True Believer

Author : David Nutt

“Not just a thousand millennia ago, you sat in that chair and told me point blank that the only way to prove it to you was through mathematics.”

“You are correct Dane, but this isn’t really proof at all.”

“Lyle, you are such an intellectual fraud of the worst degree. We have plumbed the depths of space, engineered our lives so that our species life span is, for all intents and purposes, immortal by the standards of our ancestors. We have mastered physics and have catalogued every single galaxy that ever existed and have defined the limits of the entire universe. Yet you still cling to your ancient belief.”

“You have yet to prove me wrong. We may have missed a few universes.”

“Hogwash and you know it.”

“No, because we are still human and we are still fallible.”

“But the mathematics-“

“It’s more than that.”

“How ironic that you now fall back upon faith.”

“Don’t be insulting.”

“I’m not trying to be. All I know is when I came to you so long ago, (even by our standards), when we began the search for intelligent life, you said the mathematics was irrefutable.”

“I know what I said.”

“And I said ‘what if we do not find any intelligent life, and it’s only us?’ Do you recall what you said?”

“It was hyperbole.”

“No it wasn’t. You said, and I quote: ‘Given the constancy of mathematics in the universe and that this constancy has been proven by all proof text, logic, and reason, if there is no intelligent life other than ourselves in the vastness of space, no alien race advanced or developing, and we are truly a lone intelligence, unique and alone in this vastness….”

“Go on finish it.”

“I want to hear it from you.”

“Will that shut you up?”


“….then this is the mathematical proof God exists and we are God’s creation.”

“That’s all I wanted to hear. Come to temple with me this week end?”

“Go to Hell.”

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They Live in Starlight

Author : David Botticello

“One last bit of business for the day,” barked the ship’s loudspeakers, “I must to inform all crew and travelers that one of our esteemed passengers is a Sunsprite. Please take all necessary precautions,” the Captain’s voice trailed off before quickly adding, “with all due respect, of course.”

Fred, one of the few Korna out this far, had never met a Sunsprite before. They’re flame spirits—near-mythical creatures born on a world too enamored of its star’s corona, who wander the universe in search of new experiences. He supposed it wasn’t exactly odd, therefore, to meet one on a passenger shuttle. Still, it was a new experience for Fred. This Sunsprite—Edwina, she called herself—almost glowed with a terrifying reddish light that filtered through the metalforme cooling vents of her otherwise formfitting encounter suit.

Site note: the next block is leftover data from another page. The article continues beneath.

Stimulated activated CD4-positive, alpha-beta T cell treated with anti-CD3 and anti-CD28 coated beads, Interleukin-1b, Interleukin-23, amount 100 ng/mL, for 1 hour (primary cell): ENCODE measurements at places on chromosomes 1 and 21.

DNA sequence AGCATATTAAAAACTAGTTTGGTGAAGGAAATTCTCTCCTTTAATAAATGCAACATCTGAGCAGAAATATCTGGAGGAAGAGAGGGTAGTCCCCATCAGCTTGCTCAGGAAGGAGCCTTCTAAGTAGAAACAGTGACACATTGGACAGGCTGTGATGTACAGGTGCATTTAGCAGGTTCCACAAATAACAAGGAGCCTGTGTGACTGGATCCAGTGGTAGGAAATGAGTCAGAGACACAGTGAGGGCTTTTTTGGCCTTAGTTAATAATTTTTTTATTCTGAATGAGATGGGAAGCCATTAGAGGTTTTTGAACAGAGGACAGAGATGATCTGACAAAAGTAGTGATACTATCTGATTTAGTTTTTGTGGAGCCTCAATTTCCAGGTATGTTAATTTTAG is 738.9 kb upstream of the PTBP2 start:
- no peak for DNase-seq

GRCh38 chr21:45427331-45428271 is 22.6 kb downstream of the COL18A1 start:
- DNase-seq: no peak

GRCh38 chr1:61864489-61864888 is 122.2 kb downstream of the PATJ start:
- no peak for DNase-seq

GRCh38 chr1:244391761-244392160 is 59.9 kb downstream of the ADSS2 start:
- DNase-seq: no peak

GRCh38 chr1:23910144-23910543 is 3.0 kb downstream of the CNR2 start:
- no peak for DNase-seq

Some races can tolerate a star’s heat for a short time, but not many. Sentient beings are fortunate that the universe is a vast and empty place, full of dark expanses to hide from the deadly radiation shed by the stars. But Sunsprites, they love the light. Even now, as in their primitive years, they bathe in their sun’s radiation for health and leisure.

First contact with the Sunsprites saw a Tellerian ambassador incinerated by a handshake. His Colarian manservant went into a coma for weeks from radiation poisoning just by standing in the same room. They’re fearsome, flighty beings. We leave them alone, when we can.

Still, Edwina was a lovely creature. She stayed mostly to her cabin, but a few times ventured forth in one of those isolating suits of theirs. She would gaze at the star simulations in the Navigation Lab or lounge before the great window—heavily shielded of course—of the Observation Bay. Fred was able to strike up a conversation. She smiled, chatting easily as she luxuriated in the faint light of the nearest star, a dull pinpoint against the black of space.